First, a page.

I’ve read far enough into Aphrodite’s Tortoise, and I know enough already about the status women held within the Hellenic world to know I’m not going to love what I’m going to find – the use of the veil as a means of surpression. Already we’re talking about the proper, humble woman who knows her place, and I’m only on the second chapter. It is this conception of history of veiling, even in modern cultures, that is one of the consistent objections I come into contact with (objections by other pagans, mind you) as to why it’s wrong/silly/odd/what-have-you that a pagan woman would decide to veil. (I’m not alone in this either, nor are pagans who veil alone in this – there’s more of that common ground I keep talking about. Muslim women [and I suspect Jewish women who cover likely face this as well to some extent] certainly come into contact with those who believe they are being oppressed, even when they don their various covering through genuine desire to do so. It gets old, really fast, to be told why you are doing something, when your reasons for doing something are not those reasons.) For what it’s worth, the only people who have objected to my covering as a pagan have been other pagans; most people are either genuinely interested or simply do not care what I do with my head. Which has been an eye opener and somewhat disappointing.
What I’m grappling with right now is: realizing that I’ve had this goal in mind as I’ve looked toward various people and places. To my contemporaries who veil, whether they be pagan or not, because we have in common this thing that we do that is not common in this particular culture. To my spiritual ancestors, before the coming of monotheism, who might veil as a daily practice. In light of our lack of a continuous practice, somehow historical precedence might be seen to make up for that lack. What I find myself facing is: it doesn’t matter.
The reason that I cover may, from far enough of a perspective, have some bits in common with some of these people, both the pagans and the non-pagans. But, eventually that commonality will end. There are a myriad benefits I’ve found to my donning a headscarf, but those have all been unforeseen benefits. They were never the goal. The goal?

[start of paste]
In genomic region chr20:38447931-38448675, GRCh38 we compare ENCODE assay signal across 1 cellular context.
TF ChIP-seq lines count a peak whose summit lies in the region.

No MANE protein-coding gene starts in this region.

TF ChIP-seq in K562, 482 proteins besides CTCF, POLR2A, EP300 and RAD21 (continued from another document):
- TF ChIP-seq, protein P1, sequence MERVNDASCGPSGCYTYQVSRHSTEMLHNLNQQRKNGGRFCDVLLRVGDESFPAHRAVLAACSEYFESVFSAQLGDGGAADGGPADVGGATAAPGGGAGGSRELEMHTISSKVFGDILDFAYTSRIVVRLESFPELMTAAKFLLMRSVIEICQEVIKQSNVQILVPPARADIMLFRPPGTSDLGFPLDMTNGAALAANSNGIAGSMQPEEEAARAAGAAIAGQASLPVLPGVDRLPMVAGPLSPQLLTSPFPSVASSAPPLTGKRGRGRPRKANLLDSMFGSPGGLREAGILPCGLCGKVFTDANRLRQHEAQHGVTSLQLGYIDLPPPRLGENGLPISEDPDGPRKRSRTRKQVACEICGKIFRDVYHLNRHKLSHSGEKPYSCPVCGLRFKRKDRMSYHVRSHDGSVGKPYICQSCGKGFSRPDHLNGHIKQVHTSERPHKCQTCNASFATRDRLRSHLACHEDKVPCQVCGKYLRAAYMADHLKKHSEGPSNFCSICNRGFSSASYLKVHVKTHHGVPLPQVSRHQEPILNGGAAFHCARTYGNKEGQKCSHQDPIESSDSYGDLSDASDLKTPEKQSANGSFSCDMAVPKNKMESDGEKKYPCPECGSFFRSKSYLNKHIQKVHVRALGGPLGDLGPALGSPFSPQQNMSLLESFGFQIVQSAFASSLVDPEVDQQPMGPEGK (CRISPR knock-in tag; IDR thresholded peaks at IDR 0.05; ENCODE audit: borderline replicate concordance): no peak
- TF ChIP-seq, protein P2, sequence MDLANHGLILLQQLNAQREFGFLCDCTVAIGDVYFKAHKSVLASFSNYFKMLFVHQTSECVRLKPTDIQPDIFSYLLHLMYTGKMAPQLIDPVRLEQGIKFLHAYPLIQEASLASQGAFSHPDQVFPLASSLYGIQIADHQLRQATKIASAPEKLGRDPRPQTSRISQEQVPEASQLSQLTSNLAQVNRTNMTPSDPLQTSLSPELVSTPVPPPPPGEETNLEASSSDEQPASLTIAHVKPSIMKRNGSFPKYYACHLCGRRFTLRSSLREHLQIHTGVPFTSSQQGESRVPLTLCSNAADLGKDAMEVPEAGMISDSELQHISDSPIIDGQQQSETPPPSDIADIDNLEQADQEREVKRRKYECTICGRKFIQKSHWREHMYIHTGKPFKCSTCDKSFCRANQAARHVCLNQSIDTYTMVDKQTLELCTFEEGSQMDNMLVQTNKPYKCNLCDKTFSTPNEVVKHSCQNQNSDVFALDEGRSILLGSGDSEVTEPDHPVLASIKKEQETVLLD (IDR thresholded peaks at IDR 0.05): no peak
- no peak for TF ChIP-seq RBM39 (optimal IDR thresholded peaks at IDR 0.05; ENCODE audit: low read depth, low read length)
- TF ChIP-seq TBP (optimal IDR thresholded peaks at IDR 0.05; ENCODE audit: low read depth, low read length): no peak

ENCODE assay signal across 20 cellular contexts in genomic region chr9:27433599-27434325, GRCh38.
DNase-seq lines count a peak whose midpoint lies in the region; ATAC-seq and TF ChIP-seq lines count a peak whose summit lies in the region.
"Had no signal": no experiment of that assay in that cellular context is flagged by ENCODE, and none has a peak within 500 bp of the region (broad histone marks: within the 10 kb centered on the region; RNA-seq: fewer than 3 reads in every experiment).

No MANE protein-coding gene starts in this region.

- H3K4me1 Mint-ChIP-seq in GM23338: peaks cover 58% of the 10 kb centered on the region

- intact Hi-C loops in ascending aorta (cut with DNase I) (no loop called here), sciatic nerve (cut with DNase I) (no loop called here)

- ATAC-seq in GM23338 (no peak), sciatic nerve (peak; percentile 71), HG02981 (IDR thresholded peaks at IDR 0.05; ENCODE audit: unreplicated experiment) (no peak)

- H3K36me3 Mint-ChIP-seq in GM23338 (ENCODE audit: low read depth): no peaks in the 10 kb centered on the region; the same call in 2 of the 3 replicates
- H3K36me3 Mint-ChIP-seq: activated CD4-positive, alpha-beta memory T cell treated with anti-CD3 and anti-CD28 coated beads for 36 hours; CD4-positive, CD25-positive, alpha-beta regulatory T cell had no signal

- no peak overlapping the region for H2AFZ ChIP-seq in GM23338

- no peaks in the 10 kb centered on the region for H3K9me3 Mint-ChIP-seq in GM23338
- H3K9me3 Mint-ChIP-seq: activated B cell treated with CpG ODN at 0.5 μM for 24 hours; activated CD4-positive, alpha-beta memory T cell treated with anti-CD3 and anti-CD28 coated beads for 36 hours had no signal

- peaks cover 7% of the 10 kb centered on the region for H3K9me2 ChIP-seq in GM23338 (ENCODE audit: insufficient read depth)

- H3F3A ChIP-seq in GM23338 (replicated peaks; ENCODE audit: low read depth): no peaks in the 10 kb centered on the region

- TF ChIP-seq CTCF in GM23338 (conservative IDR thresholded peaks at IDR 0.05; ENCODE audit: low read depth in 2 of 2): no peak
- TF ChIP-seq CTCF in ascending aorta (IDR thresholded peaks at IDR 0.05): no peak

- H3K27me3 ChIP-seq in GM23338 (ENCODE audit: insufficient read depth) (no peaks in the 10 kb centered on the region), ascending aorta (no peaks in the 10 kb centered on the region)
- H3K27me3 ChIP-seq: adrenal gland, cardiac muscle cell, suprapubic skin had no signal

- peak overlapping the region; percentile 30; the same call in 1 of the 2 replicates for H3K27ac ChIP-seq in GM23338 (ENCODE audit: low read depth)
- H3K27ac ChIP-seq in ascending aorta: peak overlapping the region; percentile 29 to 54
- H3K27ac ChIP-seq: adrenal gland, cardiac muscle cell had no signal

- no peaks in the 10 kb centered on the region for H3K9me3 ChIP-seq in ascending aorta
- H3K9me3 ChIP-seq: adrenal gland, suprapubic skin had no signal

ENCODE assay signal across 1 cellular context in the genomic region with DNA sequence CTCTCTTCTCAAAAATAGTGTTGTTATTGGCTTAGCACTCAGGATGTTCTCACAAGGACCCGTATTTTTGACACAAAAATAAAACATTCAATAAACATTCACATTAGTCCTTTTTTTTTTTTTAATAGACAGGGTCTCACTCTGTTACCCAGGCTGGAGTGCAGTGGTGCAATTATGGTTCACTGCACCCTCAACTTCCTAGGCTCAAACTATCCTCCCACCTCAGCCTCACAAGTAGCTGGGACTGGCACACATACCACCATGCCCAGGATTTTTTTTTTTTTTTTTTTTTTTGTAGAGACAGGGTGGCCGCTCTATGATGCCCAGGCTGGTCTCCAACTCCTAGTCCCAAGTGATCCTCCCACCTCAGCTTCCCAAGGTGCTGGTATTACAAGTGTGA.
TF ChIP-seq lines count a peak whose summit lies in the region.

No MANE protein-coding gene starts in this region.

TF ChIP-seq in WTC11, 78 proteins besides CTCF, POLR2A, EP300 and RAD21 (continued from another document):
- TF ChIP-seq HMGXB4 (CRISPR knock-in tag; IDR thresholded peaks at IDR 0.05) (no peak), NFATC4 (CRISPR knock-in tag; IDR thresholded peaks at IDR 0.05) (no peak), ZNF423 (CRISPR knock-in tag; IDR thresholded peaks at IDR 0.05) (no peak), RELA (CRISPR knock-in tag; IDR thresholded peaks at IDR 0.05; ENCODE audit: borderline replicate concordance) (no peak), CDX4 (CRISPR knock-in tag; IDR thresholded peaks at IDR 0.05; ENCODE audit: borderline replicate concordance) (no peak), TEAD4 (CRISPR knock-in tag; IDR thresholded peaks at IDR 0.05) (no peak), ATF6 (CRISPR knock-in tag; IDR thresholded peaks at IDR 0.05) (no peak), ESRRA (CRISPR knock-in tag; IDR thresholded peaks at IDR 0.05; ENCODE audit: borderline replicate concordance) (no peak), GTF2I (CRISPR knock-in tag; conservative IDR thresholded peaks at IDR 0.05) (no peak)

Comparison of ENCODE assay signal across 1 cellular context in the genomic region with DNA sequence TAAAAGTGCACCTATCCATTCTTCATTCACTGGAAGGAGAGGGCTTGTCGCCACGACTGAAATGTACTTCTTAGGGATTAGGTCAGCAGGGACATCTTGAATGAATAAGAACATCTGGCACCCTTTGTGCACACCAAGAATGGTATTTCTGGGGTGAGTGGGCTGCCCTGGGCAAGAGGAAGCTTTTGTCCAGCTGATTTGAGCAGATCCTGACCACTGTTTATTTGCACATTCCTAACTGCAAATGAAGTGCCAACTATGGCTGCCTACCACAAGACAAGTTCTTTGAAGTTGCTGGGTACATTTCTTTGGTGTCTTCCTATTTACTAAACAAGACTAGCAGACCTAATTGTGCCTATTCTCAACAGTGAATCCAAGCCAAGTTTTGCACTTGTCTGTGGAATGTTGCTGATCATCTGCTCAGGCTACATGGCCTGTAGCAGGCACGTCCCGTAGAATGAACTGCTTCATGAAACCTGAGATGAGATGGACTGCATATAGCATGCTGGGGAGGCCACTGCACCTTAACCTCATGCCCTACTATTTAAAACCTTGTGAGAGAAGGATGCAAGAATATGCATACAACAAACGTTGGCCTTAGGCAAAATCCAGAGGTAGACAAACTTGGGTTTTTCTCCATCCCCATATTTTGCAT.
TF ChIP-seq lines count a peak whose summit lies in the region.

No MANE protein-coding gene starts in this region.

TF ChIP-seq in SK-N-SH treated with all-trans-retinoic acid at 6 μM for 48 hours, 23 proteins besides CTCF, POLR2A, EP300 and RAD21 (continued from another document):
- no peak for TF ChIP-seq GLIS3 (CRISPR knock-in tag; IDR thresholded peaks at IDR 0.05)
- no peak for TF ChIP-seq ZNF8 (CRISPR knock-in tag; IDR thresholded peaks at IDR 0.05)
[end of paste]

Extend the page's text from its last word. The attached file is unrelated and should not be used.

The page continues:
Poseidon wanted it. He didn’t tell me why. He didn’t tell me that it would cut down on my migraines or that it would help me deal with being around people. He didn’t tell me that He wanted me to be more humble or more modest in my dress. He didn’t tell me that it would help me feel closer to Him on a daily basis or that it would draw attention to me and allow me the chance to talk to people about Him. In the very beginning, there was an idea that it would set me apart, and there was behind His desire an impression that my habitual dress, to blend in and not be notice, was something He wanted to challenge or change up.
I didn’t go looking for historical instances of women covering in their worship of Poseidon. My relationship with Poseidon has never been driven by historical precedence. I was His for years before I delved into studying the people who’ve given us His stories, because I wanted a strong foundation that had nothing to do with His reputation for rape and abuse. I didn’t need historical precedence because we aren’t living in the past, our societies are vastly different, our world is vastly different, and there’s a few millennia now of monotheism being dominant that was not the case when Poseidon was widely worshipped. Like it or not, monotheism language and thought-processes influences our world, for better or worse, and we can’t pretend that they don’t. Neither can we pretend that never happened. Why, years into my covering because my god said so, do I find myself holding that book and being giddy that there might be historical precedence after all?
Except, there won’t be. The author is not going to talk about women veiling for Poseidon. Nobody talks about Poseidon (bitter about that? Me? Ha!) and so far it looks like this is going to be about women veiling because the menfolk say the women must veil.
There won’t be, and I don’t need it. We don’t need a historical precedence for what we do. Our gods are alive. They interact with us. They guide us. It can be enough for our gods to say, “Hey, about this thing,” and for us to allow ourselves to be guided by Them, in whatever manner that guidance happens to take. Even if it’s this thing that others, our peers, may dismiss as being invalid or a contamination from other religions, or what not. Bottom line? If it’s something Poseidon guides me toward (or outright insists, which He’s done with very few things, and this was one of them) I’m going to allow myself to be guided.
Facing this, seeing my grasping for authenticity or validation from others – though it’s been a slow building, and a somewhat quiet one – has been humbling and wonderful. I didn’t realize it was happening, but having seen it, having named it, I can let it go, and the desire for support and solidarity has transformed into a better ability to provide support and encouragement to others. Remembering that I don’t need that support, because I have Poseidon’s support and encouragement, frees me from placing that burden onto other people. This is a beautiful, beautiful discovery.